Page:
From approximately 2004 to 2006, Plaintiff Walter Van Doren ("Van Doren") was an employee of Columbia Lighting LCA, Inc., in Bristol, Pennsylvania ("Columbia Bristol"). His duties included operating machines used to make housings for lights. One of the machines he operated was a straightener machine, a machine used to straighten large coils of metal. The machine had two large metal rolls between which the metal would be pulled in order to be straightened. On May 2, 2006, Van Doren suffered an accident at work in which both of his arms became trapped in the straightener machine. According to Van Doren, in the minutes preceding the accident he cleaned the machine in preparation for a project and then took a cigarette break. Upon returning from his break, Van Doren was walking in front of the machine when his right hand suddenly became trapped between the rolls of the machine. The machine lifted him off the ground and pulled him in. As he attempted to free his right hand using his left hand, his left hand, too, became entrapped in the machine. Van Doren screamed for help and eventually his co-workers came to his assistance. The workers attempted to extract Van Doren from the machine. When those efforts failed, a surgeon had to perform a field amputation, removing both of Van Doren's arms while he was still trapped inside the machine.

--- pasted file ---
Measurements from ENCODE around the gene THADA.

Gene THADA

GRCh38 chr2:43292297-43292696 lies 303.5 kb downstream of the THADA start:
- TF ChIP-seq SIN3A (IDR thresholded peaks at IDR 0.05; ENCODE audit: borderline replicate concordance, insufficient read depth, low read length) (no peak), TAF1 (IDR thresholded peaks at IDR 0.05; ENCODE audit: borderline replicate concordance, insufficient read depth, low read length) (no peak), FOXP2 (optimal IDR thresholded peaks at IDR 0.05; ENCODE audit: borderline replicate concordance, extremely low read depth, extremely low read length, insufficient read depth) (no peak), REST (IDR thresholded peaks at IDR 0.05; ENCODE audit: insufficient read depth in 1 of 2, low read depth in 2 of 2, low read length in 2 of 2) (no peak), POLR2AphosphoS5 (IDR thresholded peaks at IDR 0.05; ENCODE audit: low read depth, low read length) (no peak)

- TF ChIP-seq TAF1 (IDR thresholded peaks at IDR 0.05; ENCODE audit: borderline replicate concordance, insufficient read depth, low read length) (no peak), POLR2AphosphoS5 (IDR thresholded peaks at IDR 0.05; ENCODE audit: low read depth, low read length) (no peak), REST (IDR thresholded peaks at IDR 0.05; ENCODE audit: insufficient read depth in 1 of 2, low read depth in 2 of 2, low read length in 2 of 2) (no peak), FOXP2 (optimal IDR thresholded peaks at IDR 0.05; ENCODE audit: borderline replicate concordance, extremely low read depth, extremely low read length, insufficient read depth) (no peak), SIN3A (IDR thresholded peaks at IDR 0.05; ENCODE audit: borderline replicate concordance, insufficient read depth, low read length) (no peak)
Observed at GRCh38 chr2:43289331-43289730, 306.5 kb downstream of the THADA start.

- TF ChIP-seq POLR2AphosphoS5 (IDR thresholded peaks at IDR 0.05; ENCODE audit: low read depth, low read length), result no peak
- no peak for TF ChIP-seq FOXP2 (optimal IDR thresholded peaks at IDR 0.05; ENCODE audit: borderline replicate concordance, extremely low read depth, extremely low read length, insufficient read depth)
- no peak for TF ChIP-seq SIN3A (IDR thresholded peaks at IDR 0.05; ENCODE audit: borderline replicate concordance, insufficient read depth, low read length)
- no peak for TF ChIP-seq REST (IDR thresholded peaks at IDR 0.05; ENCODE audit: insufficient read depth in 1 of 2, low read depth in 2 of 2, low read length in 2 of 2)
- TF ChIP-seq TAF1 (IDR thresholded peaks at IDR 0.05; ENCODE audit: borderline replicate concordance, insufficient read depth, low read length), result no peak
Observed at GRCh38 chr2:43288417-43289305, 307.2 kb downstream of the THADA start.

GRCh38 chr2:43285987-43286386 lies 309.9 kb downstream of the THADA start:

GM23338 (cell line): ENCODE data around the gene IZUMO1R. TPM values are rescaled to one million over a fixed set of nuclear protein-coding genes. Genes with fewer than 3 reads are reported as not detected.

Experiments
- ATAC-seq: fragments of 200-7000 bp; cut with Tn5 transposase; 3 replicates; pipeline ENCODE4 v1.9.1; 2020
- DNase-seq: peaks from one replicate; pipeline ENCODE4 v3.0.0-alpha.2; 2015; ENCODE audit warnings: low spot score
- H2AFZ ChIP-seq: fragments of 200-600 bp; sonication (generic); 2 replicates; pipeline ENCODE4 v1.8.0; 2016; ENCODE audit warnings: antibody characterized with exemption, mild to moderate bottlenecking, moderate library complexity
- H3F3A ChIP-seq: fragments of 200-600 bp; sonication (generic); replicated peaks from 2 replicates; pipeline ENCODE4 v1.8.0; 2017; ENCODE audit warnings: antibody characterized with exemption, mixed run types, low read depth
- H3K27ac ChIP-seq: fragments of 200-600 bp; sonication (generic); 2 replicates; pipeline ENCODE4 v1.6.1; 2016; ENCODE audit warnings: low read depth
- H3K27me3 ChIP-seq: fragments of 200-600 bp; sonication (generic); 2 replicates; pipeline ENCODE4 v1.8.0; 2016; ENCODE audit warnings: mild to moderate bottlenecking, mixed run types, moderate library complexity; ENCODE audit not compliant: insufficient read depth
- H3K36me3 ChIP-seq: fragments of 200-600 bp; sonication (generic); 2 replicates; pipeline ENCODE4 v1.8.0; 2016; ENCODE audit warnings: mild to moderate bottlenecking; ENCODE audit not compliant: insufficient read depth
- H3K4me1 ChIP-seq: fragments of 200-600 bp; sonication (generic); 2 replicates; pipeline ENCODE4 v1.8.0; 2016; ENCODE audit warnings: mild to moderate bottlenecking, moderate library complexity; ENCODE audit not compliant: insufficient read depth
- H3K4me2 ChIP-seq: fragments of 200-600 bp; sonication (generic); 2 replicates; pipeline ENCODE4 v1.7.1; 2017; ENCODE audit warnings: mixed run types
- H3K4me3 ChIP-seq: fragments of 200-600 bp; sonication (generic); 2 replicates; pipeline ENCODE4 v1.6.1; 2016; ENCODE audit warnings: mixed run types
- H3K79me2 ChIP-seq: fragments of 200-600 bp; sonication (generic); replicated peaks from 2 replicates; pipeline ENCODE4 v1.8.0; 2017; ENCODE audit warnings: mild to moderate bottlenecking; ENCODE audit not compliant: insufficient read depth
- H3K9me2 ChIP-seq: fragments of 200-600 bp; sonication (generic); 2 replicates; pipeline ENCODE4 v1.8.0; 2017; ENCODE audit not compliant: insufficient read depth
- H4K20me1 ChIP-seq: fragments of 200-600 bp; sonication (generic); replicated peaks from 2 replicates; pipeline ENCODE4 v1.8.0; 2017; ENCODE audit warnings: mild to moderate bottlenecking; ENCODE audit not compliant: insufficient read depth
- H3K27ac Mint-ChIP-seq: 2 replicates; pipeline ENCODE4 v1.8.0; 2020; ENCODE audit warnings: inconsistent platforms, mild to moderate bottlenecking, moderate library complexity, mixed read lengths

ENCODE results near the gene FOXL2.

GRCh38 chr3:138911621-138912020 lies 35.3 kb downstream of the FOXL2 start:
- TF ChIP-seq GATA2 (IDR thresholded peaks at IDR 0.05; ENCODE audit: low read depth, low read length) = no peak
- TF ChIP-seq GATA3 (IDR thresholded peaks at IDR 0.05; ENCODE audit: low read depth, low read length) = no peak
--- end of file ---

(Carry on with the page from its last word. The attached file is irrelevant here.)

The straightener machine involved in the accident was manufactured by Sesco, Inc. The machine was originally built with a metal attachment called a stock support, which was used to guide material into the straightener. According to Manufacturer Defendants, the stock support also acted as a guard by ensuring that the machine operator remained approximately 18 inches away from the "pinch point," namely the space between the machine's two rolls. The machine's Operator's Maintenance Manual did not identify the stock support as a guard or safety feature. In 1981, Columbia Lighting in Spokane, Washington, ("Columbia Spokane") purchased the machine. At some point during the course of its ownership, Columbia Spokane removed the stock support from the machine and replaced it with a feeder tray. In 2002, Colombia Spokane transferred the straightener to Columbia Bristol. The straightener was conveyed with neither the stock support nor the feeder tray.